Obama-backed documentary filmmaker quotes Communist Manifesto

When Barack and Michelle Obama left the White House, it was assumed that they would write memoirs and reap the financial benefits of their years in public service. That’s the traditional way for former presidents and first ladies to transition from public life back to private life. The Obamas aren’t much for tradition, though, and when they left the White House they were able to sign a sweet deal with Netflix worth tens of millions of dollars.

The bottom line for their Netflix deal is probably more than that when all is said and done, but the details were not released when the deal was signed. The production company they started is called Higher Ground Productions. During the 92nd Oscars which aired on Sunday night, the first Obama-backed documentary won an Oscar for Best Documentary.

Here’s the kicker to that little story – when the filmmakers accepted their award, Julia Reichert quoted Karl Marx’s Communist Manifesto when describing her perfect world. Even for the far-left in Hollywood, that little shout-out was jarring. She is literally reaping the rewards of capitalism while giving a nod to her communist aspirations. It cannot be stated strongly enough how out of touch and naive these people are.

The winner of the documentary category was American Factory, an Obama-backed Netflix documentary which is “set in an abandoned General Motors plant in Ohio that reopens when Chinese billionaire chairman Cao Dewang buys it and turns it into windshield factory Fuyao Glass America.” This is the first documentary that the Obamas have funded.

When accepting the award the filmmakers said the communist mantra, “Working people have it harder and harder these days – and we believe that things will get better when workers of the world unite.”

Given the Democrat field running for the presidential nomination, I suppose I shouldn’t have been so surprised. Socialism, communism, whatever. A statement like “Workers of the world unite!” was completely acceptable to the Oscars crowd, as I wrote about for Newsbusters. Julia Reichert and Steven Bognar were delivering the party line. While last year’s ceremony was not very political, this year made up for it. It’s a presidential election year, you know.

The Obamas came on board the film as executive producers after it debuted at the Sundance Film Festival last year, making it the first title in their multi-year deal with Netflix. American Factory focuses on the effort of Fuyao, a Chinese auto glass maker, to set up a factory on the footprint of an old GM plant outside the filmmakers’ home base of Dayton, Ohio. The venture triggered controversy, because Fuyao employees were discouraged from joining a union and they earned less than half the hourly wage that had been paid by GM. The film has been praised as a nuanced look at the cross cultural and economic challenges faced by both management and employees as they tried to make a success of Fuyao Glass America.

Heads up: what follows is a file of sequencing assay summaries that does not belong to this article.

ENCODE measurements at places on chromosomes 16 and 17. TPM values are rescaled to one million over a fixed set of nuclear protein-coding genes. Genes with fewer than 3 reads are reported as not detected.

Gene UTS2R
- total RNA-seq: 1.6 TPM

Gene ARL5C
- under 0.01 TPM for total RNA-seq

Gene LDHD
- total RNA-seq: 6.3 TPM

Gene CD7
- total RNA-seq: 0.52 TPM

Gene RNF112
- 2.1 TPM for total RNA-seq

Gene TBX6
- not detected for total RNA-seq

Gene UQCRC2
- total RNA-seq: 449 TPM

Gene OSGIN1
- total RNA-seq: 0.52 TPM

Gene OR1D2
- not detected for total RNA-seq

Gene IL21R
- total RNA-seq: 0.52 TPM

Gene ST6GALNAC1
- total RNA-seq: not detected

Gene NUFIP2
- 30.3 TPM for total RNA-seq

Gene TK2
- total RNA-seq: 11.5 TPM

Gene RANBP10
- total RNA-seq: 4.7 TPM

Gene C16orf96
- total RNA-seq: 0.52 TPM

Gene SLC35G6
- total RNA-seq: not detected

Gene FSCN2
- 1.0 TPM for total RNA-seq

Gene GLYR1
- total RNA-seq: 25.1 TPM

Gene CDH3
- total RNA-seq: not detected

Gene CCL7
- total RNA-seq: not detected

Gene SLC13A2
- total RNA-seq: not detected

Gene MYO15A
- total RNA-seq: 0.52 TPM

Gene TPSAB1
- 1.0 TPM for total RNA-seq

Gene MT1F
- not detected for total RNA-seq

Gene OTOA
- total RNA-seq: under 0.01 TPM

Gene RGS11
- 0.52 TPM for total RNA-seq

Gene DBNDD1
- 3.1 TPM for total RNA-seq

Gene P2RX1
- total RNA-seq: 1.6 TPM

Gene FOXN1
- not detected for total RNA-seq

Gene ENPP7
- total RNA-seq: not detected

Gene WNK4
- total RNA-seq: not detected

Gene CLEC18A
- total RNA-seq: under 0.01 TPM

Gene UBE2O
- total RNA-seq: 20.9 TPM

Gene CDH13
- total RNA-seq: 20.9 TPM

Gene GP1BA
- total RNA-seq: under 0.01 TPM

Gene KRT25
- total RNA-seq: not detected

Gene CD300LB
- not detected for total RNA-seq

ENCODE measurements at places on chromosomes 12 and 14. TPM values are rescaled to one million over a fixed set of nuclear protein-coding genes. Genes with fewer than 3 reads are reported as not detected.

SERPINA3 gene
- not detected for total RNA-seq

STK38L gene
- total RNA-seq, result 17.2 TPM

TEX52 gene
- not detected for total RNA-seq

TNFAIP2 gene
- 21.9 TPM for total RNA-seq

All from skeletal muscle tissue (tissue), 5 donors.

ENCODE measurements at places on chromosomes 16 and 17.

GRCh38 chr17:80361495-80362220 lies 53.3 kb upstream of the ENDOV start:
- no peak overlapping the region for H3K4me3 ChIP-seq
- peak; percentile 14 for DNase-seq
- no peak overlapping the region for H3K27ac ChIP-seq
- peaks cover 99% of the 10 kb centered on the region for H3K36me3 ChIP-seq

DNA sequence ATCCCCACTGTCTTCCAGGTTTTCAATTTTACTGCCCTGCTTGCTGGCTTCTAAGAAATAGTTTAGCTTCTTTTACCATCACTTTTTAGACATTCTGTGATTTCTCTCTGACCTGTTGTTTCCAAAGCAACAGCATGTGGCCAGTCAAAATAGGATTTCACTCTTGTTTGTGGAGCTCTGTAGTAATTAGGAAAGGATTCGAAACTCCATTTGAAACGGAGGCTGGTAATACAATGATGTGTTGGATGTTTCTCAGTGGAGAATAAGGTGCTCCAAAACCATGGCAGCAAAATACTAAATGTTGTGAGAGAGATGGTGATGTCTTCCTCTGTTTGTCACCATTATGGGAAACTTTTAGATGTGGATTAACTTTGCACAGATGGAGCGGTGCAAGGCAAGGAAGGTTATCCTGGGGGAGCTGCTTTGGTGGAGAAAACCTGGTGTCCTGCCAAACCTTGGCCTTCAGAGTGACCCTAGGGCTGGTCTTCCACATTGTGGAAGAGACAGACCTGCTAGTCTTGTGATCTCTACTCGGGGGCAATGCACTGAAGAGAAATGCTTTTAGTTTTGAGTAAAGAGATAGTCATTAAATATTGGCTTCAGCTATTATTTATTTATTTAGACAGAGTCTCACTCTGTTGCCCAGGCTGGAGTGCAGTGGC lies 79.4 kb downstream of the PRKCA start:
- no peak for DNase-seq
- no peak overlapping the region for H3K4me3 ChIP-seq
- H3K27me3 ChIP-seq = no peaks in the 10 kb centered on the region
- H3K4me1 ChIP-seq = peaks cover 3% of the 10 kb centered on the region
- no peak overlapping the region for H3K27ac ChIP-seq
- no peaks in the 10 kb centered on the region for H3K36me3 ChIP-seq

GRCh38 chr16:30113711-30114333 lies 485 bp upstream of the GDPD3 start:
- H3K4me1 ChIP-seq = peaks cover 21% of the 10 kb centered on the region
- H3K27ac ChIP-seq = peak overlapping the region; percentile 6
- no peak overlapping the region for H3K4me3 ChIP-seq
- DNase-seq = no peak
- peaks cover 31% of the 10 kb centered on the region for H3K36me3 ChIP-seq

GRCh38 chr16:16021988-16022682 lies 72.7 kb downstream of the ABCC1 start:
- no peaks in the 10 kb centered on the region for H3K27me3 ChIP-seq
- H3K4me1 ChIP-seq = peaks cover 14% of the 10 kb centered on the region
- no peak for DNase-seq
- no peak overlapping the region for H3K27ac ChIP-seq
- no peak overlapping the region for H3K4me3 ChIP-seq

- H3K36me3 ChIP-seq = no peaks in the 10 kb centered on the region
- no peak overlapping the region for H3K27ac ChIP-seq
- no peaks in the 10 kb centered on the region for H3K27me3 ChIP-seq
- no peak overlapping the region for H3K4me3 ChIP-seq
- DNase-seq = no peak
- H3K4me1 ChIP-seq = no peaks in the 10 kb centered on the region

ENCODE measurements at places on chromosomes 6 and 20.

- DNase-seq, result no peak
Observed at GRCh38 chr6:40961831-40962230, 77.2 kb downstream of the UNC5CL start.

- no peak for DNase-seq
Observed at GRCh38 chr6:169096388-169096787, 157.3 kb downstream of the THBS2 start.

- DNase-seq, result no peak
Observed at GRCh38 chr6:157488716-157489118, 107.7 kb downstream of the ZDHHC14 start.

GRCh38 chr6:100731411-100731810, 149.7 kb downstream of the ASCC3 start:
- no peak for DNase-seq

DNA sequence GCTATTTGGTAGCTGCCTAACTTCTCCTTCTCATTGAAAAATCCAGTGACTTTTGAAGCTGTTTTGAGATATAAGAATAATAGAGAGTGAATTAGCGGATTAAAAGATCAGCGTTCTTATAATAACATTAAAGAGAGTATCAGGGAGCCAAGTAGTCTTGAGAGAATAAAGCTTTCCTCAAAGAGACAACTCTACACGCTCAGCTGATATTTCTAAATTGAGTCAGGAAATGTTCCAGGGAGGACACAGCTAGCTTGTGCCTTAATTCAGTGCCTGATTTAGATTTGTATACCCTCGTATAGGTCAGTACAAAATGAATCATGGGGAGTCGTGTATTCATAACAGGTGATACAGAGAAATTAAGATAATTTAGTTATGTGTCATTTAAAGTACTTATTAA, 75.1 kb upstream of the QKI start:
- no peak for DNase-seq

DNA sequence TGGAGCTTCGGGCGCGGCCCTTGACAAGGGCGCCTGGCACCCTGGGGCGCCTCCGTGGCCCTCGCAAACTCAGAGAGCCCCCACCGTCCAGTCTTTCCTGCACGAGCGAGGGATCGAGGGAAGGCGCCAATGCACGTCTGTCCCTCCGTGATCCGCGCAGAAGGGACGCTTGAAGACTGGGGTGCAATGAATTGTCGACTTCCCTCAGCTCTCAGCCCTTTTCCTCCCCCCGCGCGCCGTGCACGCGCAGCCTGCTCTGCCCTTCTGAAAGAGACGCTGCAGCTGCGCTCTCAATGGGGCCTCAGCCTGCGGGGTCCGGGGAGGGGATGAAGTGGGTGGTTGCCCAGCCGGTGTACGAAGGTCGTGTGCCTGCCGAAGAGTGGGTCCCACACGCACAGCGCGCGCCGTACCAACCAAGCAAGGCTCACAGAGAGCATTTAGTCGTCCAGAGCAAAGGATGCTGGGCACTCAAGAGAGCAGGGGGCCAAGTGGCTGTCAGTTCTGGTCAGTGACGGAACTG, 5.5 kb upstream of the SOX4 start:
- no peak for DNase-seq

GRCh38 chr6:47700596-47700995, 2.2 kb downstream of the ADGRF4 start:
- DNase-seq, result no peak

The Obamas congratulated the documentary makers on Twitter. Note that Barack Obama mentions “the very human consequences of wrenching economic change. ” Oh, like a shift from capitalism to socialism and then communism? You can’t make this stuff up.

There was an interesting story published before Oscars night about former Obama speechwriters writing the acceptance speeches of woke Hollywood actors. I find the story perfectly logical. The Hollywood left always go political in their awards acceptance speeches when a Republican is in office. Obama’s administration ran on “fundamental” change and the Oscars audience is a large one. Why not weave some Democrat talking points into a few thank-yous?

Fenway Strategies is a speechwriting and communications firm founded by former Obama administration officials Jon Favreau and Tommy Vietor. Although the firm’s most obvious connection is to the political arena, helping speakers prep TED talks or United Nations addresses, Fenway has branched out into Hollywood. And over the last few years the firm has helped ghostwrite awards acceptance speeches for a number of A-list clients; you definitely know them but their identities are protected by non-disclosure agreements.

To hear it from Fenway principal Sam Koppelman, a former speechwriter for Michael Bloomberg and digital strategist for Hillary Clinton who also co-authored the New York Times best seller Impeach: The Case Against Donald Trump, the practice is so widespread among movie, music, and TV stars nowadays, he finds it more astonishing to discover a nominee has eschewed professional speechwriting help than when one seeks it out.

“Writing for actors is a speechwriter’s dream come true,” says Koppelman. “Because unlike politicians, who are not professionals at memorizing lines or delivering them in compelling and charismatic ways, actors actually know how to deliver the lines.”

The very first award went to Brad Pitt for Best Supporting Actor. He started his speech by saying, “They told me I only have 45 seconds up here, which is 45 seconds more than the senate gave John Bolton this week. I’m thinking maybe Quentin does a movie about it. In the end the adults do the right thing.” Excuse me if I am skeptical that Pitt is clever enough to come up with that one on his own. When asked if someone else wrote his remarks, he denied it. Actors make a living reciting words that others have written for them. It’s not a stretch of the imagination to believe that professional political speechwriters want to get in on the action, too.

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